Cardiovascular Safety During Treatment With Baricitinib in Rheumatoid Arthritis.
ABSTRACT: OBJECTIVE:To assess the frequency of cardiovascular and venous thromboembolic events in clinical studies of baricitinib, an oral, selective JAK1 and JAK2 inhibitor approved in more than 50 countries for the treatment of moderately-to-severely active rheumatoid arthritis (RA). METHODS:Data were pooled from 9 RA studies. Placebo comparison up to 24 weeks included data from 6 studies. Randomized dose comparison between baricitinib doses of 2 mg and 4 mg used data from 4 studies and from the associated long-term extension study. The data analysis set designated "All-bari-RA" included all baricitinib exposures at any dose. RESULTS:Overall, 3,492 RA patients received baricitinib (7,860 patient-years of exposure). No imbalance compared to the placebo group was seen in the incidence of major adverse cardiovascular events (MACE) (incidence rates [IRs] of 0.5 per 100 patient-years for placebo and 0.8 per 100 patient-years for 4 mg baricitinib), arterial thrombotic events (ATE) (IRs of 0.5 per 100 patient-years for placebo and 0.5 per 100 patient-years for 4 mg baricitinib), or congestive heart failure (CHF) broad term (IRs of 4.3 per 100 patient-years for placebo and 2.4 per 100 patient-years for 4 mg baricitinib). Deep vein thrombosis (DVT)/pulmonary embolism (PE) were reported in 0 of 1,070 patients treated with placebo and 6 of 997 patients treated with 4 mg baricitinib during the placebo-controlled period; these events were serious in 2 of 6 patients, while all 6 had risk factors and 1 patient developed DVT/PE after discontinuation of the study drug. In the 2 mg-4 mg-extended data analysis set, IRs of DVT/PE were comparable between the doses across event types (IRs of 0.5 per 100 patient-years in those receiving 2 mg baricitinib and 0.6 per 100 patient-years in those receiving 4 mg baricitinib). In the All-bari-RA data analysis set, the rates were stable over time, with an IR of DVT/PE of 0.5 per 100 patient-years. CONCLUSION:In RA clinical trials, no association was found between baricitinib treatment and the incidence of MACE, ATE, or CHF. With regard to incidence of DVT/PE, 6 events occurred in patients treated with 4 mg baricitinib, but no cases of DVT/PE were reported in the placebo group. During longer-term evaluation, the incidence of DVT/PE was similar between the baricitinib dose groups, with consistent IR values over time, and this was similar to the rates previously reported in patients with RA.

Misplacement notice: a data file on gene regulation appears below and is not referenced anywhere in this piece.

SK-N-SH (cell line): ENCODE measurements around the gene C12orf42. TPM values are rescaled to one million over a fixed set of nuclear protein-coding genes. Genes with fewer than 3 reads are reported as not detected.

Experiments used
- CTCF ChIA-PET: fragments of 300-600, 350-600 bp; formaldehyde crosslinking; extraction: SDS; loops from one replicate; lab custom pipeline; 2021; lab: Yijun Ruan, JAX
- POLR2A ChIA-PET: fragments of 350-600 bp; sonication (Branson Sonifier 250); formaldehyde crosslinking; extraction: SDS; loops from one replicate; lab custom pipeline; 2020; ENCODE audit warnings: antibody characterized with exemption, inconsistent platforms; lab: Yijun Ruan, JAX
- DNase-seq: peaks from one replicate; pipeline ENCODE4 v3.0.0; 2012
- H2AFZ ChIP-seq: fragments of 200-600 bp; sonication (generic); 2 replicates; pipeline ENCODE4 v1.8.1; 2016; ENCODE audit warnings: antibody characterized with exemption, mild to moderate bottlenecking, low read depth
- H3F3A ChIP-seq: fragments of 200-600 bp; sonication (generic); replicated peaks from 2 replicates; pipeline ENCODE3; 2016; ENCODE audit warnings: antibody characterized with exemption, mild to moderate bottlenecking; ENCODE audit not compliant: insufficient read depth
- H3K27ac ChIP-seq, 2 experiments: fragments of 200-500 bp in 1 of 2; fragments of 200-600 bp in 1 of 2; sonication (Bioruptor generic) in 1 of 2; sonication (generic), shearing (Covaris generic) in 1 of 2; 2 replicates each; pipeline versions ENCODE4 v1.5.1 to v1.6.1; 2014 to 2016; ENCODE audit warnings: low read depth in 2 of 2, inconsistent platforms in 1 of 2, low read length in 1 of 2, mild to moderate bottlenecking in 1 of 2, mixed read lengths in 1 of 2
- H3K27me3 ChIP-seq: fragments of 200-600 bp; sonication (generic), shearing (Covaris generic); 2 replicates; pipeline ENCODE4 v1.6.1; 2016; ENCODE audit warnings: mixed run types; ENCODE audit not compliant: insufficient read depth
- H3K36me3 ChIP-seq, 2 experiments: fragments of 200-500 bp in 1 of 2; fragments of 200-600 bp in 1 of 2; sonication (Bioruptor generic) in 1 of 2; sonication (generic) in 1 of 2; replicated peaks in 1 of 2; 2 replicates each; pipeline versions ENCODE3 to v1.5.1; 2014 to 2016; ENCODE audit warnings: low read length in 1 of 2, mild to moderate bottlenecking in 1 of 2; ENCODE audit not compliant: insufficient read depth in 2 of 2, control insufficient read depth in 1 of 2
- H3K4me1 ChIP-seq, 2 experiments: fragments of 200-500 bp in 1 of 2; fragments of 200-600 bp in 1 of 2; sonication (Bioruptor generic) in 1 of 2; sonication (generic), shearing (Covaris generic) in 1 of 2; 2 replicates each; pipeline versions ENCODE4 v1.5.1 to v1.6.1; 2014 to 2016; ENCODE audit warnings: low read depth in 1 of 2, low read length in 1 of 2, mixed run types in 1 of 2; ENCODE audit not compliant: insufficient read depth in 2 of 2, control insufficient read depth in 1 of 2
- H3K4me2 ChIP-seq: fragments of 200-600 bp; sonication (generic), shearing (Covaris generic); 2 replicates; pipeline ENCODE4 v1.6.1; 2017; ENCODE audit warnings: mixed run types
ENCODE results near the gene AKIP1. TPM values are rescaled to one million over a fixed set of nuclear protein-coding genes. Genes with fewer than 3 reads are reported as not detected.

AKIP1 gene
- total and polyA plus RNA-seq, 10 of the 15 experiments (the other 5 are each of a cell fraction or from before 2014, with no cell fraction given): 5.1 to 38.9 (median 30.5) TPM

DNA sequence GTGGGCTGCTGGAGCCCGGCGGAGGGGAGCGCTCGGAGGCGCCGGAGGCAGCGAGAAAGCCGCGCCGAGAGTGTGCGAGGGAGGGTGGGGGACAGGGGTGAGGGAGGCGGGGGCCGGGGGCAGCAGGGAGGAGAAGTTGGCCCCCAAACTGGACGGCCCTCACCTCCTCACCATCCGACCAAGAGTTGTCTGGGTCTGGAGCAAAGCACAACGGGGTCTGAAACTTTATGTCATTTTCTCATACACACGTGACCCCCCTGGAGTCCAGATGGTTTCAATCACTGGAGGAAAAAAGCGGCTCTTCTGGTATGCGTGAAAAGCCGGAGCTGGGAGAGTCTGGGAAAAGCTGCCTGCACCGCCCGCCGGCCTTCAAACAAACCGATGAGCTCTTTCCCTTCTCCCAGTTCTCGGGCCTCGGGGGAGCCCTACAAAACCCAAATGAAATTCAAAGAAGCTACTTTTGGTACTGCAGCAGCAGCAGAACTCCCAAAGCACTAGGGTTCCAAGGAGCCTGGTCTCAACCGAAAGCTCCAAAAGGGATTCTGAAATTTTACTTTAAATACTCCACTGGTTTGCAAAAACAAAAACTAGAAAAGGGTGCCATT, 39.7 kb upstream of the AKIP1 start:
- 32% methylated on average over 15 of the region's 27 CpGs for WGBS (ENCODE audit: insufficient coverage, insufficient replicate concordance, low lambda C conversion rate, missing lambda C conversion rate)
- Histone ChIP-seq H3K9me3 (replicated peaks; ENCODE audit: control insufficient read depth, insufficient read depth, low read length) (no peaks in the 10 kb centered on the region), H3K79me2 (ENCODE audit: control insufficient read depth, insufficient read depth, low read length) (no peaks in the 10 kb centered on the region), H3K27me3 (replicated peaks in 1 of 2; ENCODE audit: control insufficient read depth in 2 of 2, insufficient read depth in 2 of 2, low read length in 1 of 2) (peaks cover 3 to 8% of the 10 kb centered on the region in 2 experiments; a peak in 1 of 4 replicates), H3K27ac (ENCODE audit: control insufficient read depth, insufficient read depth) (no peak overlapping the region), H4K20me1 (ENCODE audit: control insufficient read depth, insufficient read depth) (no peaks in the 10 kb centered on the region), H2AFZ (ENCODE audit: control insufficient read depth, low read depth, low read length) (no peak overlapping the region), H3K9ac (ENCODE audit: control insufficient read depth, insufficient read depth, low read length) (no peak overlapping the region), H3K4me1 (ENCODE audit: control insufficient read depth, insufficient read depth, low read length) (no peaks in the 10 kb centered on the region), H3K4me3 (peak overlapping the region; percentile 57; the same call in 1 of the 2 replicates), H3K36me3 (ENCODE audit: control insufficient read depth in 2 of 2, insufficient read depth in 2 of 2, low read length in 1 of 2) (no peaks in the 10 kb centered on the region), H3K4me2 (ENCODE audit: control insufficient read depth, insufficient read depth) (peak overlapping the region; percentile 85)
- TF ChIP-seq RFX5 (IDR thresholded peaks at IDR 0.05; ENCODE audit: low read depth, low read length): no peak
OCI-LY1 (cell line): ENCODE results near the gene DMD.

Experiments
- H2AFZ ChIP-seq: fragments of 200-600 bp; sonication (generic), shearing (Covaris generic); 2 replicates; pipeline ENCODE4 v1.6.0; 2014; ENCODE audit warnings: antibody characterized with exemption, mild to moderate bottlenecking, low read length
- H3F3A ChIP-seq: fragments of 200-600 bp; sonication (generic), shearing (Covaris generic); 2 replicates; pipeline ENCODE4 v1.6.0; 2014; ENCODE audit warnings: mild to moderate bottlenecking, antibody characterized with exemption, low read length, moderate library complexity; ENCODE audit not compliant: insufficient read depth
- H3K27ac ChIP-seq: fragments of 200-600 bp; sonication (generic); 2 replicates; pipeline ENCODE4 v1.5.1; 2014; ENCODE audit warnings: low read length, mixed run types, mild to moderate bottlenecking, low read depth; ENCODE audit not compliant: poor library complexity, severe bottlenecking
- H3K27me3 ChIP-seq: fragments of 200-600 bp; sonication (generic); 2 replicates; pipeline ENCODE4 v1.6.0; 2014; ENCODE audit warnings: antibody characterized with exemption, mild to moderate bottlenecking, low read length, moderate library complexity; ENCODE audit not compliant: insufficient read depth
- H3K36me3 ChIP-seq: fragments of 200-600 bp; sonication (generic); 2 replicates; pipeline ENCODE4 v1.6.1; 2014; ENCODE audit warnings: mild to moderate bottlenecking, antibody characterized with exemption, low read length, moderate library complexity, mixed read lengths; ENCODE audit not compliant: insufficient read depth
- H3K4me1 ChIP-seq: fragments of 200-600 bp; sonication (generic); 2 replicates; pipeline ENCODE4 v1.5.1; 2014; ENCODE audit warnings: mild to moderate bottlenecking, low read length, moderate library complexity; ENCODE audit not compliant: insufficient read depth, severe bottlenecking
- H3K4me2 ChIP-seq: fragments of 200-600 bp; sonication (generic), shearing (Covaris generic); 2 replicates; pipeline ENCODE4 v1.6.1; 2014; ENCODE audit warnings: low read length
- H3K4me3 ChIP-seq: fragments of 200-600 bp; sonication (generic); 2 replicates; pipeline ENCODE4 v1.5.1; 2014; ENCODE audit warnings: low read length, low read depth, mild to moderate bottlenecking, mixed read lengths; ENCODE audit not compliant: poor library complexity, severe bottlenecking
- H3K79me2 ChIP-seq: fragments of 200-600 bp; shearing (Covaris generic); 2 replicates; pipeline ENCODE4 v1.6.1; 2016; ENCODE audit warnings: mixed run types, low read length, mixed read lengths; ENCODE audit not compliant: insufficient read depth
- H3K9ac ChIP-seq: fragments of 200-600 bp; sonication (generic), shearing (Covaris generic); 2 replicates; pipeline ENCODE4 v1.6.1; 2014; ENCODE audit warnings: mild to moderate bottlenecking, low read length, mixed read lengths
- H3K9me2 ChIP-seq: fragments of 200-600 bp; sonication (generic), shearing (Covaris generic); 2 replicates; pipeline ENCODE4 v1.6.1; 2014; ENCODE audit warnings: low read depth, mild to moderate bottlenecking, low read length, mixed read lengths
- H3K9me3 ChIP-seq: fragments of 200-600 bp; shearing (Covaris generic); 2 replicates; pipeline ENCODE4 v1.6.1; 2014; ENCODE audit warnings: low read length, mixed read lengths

Project description:OBJECTIVES:Tofacitinib is a Janus kinase inhibitor for the treatment of rheumatoid arthritis (RA), psoriatic arthritis (PsA) and ulcerative colitis, and has been investigated in psoriasis (PsO). Routine pharmacovigilance of an ongoing, open-label, blinded-endpoint, tofacitinib RA trial (Study A3921133; NCT02092467) in patients aged ?50 years and with ?1 cardiovascular risk factor identified a higher frequency of pulmonary embolism (PE) and all-cause mortality for patients receiving tofacitinib 10 mg twice daily versus those receiving tumour necrosis factor inhibitors and resulted in identification of a safety signal for tofacitinib. Here, we report the incidence of deep vein thrombosis (DVT), PE, venous thromboembolism (VTE; DVT or PE) and arterial thromboembolism (ATE) from the tofacitinib RA (excluding Study A3921133), PsA and PsO development programmes and observational studies. Data from an ad hoc safety analysis of Study A3921133 are reported separately within. METHODS:This post-hoc analysis used data from separate tofacitinib RA, PsO and PsA programmes. Incidence rates (IRs; patients with events per 100 patient-years' exposure) were calculated for DVT, PE, VTE and ATE, including for populations stratified by defined baseline cardiovascular or VTE risk factors. Observational data from the US Corrona registries (including cardiovascular risk factor stratification), IBM MarketScan research database and the US FDA Adverse Event Reporting System (FAERS) database were analysed. RESULTS:12 410 tofacitinib-treated patients from the development programmes (RA: n=7964; PsO: n=3663; PsA: n=783) were included. IRs (95% CI) of thromboembolic events among the all tofacitinib cohorts' average tofacitinib 5 mg and 10 mg twice daily treated patients for RA, respectively, were: DVT (0.17 (0.09-0.27) and 0.15 (0.09-0.22)); PE (0.12 (0.06-0.22) and 0.13 (0.08-0.21)); ATE (0.32 (0.22-0.46) and 0.38 (0.28-0.49)). Among PsO patients, IRs were: DVT (0.06 (0.00-0.36) and 0.06 (0.02-0.15)); PE (0.13 (0.02-0.47) and 0.09 (0.04-0.19)); ATE (0.52 (0.22-1.02) and 0.22 (0.13-0.35)). Among PsA patients, IRs were: DVT (0.00 (0.00-0.28) and 0.13 (0.00-0.70)); PE (0.08 (0.00-0.43) and 0.00 (0.00-0.46)); ATE (0.31 (0.08-0.79) and 0.38 (0.08-1.11)). IRs were similar between tofacitinib doses and generally higher in patients with baseline cardiovascular or VTE risk factors. IRs from the overall Corrona populations and in Corrona RA patients (including tofacitinib-naïve/biologic disease-modifying antirheumatic drug-treated and tofacitinib-treated) with baseline cardiovascular risk factors were similar to IRs observed among the corresponding patients in the tofacitinib development programme. No signals of disproportionate reporting of DVT, PE or ATE with tofacitinib were identified in the FAERS database. CONCLUSIONS:DVT, PE and ATE IRs in the tofacitinib RA, PsO and PsA programmes were similar across tofacitinib doses, and generally consistent with observational data and published IRs of other treatments. As expected, IRs of thromboembolic events were elevated in patients with versus without baseline cardiovascular or VTE risk factors, and were broadly consistent with those observed in the Study A3921133 ad hoc safety analysis data, although the IR (95% CI) for PE was greater in patients treated with tofacitinib 10 mg twice daily in Study A3921133 (0.54 (0.32-0.87)), versus patients with baseline cardiovascular risk factors treated with tofacitinib 10 mg twice daily in the RA programme (0.24 (0.13-0.41)).